Imagination and competence of the TI-59 owners vastly exceeded the expectations of the TI-59's creators. After many years of research, hardly any of the TI-59 secrets remained hidden under the black calculator's cover. On this page we will put together the most remarkable accomplishments of the TI-59 community. If you think some other programs or techniques should be mentioned here, please write...
|Printing a year's calendar does not sound like a big deal, but the friendly competition between the TI-59 and the HP-41C owners produced masterpiece programs. The contest started in May 1978, when Jaren Weinberger and Lou Cargile wrote a TI-59 program able to print a calendar in 34 minutes. Panos Galidas managed to cut that time to 5.5 minutes, but Roger Hill's HP-41C program, published in July-August 1980 issue of PPC Journal, produced a calendar in 2 minutes 17 sec (to be honest, HP-41C printout looked better). After many iterations, Palmer Hanson wrote a fast mode calendar-printing program that seemed unbeatable - 1 minute 32 sec (read Palmer Hanson's story about those programs). Yet, Roger Hill finally won the contents with 1 minute 14 sec HP-41C program. Well, win some, lose some...
|One of those things everybody finds impossible... until they happen. Writing a chess program on a 1 KB computer like ZX-81 is a great challenge, but a chess program for a 1 KB TI-59 using symbolic code (higher level language compared to assembler) is a true masterpiece. The program 'Schach 2.1' was written by Michael Sperber and published in TI PPC Notes v7n7/8p20-22. It followed all the rules of chess and could even defeat an inexperienced chess player... if he lives long enough to see all the moves (it usually took 3-6 hours per move).
|It refers to the technique to disable the display refresh and make the calculator run twice as fast... but with some restrictions, like not being able to call subroutines. The way to enter fast mode (PGM 02 SBR 240) was discovered by Martin Neef (Zepra club) in May 1980, and more advanced method using STF IND 7 INV at the end of program memory (or h12 code) was discovered in 1982 by Patrick Accosta. In the late TI-59 days, most of the programs were designed to run in the fast mode.
|Besides solid-state ROMs, TI-59 had some internal symbolic language software built in the calculator itself. These internal programs implemented advanced statistical and other functions. Using OP 09 PGM 02 R/S R/S R/S OP 17 GTO 000 OP 17 R/S P/R LRN sequence, Stefen Seitz found a way to single step and analyze that internal software. Similar tricks were later used to synthesize hex codes.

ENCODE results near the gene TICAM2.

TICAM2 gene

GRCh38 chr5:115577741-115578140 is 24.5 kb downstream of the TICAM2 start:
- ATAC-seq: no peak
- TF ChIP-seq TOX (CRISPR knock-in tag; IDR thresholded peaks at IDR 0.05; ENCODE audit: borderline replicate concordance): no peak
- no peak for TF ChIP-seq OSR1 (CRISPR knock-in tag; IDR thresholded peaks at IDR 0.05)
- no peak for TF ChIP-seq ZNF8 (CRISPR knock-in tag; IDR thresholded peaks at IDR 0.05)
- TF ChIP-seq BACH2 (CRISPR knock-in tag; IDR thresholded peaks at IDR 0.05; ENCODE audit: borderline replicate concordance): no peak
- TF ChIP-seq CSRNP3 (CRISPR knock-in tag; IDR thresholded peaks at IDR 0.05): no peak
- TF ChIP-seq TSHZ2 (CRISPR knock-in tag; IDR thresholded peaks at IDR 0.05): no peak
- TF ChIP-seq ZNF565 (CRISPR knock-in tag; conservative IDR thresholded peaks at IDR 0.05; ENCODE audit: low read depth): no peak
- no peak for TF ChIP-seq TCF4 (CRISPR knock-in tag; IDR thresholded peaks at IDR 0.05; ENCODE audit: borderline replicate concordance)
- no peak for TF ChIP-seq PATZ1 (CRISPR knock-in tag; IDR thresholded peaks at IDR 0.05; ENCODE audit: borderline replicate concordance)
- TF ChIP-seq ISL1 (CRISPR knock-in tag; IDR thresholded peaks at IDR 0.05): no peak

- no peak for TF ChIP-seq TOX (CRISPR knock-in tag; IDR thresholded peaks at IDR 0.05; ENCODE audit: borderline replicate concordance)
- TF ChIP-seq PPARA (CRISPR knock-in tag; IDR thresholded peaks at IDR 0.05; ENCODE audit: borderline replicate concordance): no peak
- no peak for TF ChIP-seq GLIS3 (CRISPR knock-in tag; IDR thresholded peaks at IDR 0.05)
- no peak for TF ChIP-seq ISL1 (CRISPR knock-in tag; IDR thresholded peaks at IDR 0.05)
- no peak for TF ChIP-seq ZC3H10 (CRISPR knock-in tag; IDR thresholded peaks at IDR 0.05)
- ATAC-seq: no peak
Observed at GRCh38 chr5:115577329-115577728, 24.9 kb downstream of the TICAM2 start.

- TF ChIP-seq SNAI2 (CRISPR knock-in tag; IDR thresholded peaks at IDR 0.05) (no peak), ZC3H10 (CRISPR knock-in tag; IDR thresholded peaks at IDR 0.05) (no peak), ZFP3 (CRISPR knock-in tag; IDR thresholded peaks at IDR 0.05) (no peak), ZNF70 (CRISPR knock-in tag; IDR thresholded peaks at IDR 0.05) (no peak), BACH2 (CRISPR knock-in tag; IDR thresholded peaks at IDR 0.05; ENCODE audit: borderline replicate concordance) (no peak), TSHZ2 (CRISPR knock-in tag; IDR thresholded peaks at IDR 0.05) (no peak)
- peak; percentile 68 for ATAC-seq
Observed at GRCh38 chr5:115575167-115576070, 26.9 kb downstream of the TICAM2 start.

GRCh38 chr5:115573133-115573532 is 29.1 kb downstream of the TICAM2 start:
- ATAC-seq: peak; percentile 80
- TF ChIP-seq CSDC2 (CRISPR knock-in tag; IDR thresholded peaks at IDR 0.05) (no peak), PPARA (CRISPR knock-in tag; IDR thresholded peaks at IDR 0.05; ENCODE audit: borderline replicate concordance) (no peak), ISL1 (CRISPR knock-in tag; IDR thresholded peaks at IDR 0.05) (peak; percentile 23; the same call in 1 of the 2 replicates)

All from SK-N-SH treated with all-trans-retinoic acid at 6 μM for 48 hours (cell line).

|TI-59 data and program storage were interchangeable - using Op 17 instruction you could turn program steps into data registers or vice-versa, eight program steps per register. However, eight program steps took two bits less then the data register, so it was possible to insert 'undefined' instruction codes at each step whose position is divisible by 8. By varying extra bits, programmers were able to execute internal instructions. Hex codes were discovered by Patrick Acosta (TI PPC Notes v6n9/10p14), and Dejan Ristanovic decoded some of the 'new' instructions (TI PPC Notes v7n6p8). The discovery occurred in the late TI-59 days, so most of the hex code did not find practical use.
|In addition to (up to) 100 data registers, TI-59 had eight internal registers used for advanced arithmetic calculations (when you evaluate 1+2*(3+4*(5+6)) expression, you have to store constants (1, 2, 3 & 4) somewhere in order to calculate 5+6), statistic functions and printing. Using artificially synthesized instruction code 82 (mnemonic HIR, Hierarchical Internal Register), it was possible to access internal registers and use them as additional storage space. The first digit of the code following HIR instruction defined the operation (0 for store, 1 for recall, 3 for sum etc) while the other digit determined the register (0-7). HIR 20 instruction used in the firmware was never decoded, but was considered to be some kind of conditional return. HIR registers were discovered by Heinrich Schnepf (see 52-Notes v2n9p1).
|The PC100C printer was a character-oriented device, so it was not possible to plot high-resolution graphics. However, Michael Sperber, Gerald Schlueter and Johann Berger discovered that h25 (h stands for hex) code halted the printing operation, so only the top three pixels of the characters got printed. By carefully choosing characters, programmers were able to design fascinating output (for that time, anyway). Hi-res printing was combined with the fast mode by Harald M. Otto (TI PPC Notes v6n6/7p3), and Dejan Ristanovic wrote the Fast Mode Scribbler program (TI PPC Notes v9n3p18-21) that enabled the user to design larger pictures made of multiple tape strips.
|Jump during execution
|The TI-59 was not actually designed for arcade games - the running program could not acquire any information from the keyboard, and the only active key, R/S, suspended program execution. Martin Neef found a way to use R/S not to halt the running program, but to start a ROM program instead (see TI PPC Notes v5n7p11). Dejan Ristanovic found a way to use this feature to control program execution (see TI PPC Notes v6n9/10p31) and wrote '5/10 start' and 'TI-59 Super test' programs using this feature.
|Speedy Factor Finder
|Finding factors of the integer somehow fascinated the TI-59 community. Many Speedy Factor Finder programs were written since v5n7p6 of TI PPC Notes. Modulo 210 Speedy Factor Finder in Fast mode was written by Patrick Acosta (v6n4-5p13), and Palmer Hanson's final masterpiece, Modulo 30 Speedy Factor Finder, was published in TI PPC Notes v8n5p19-23.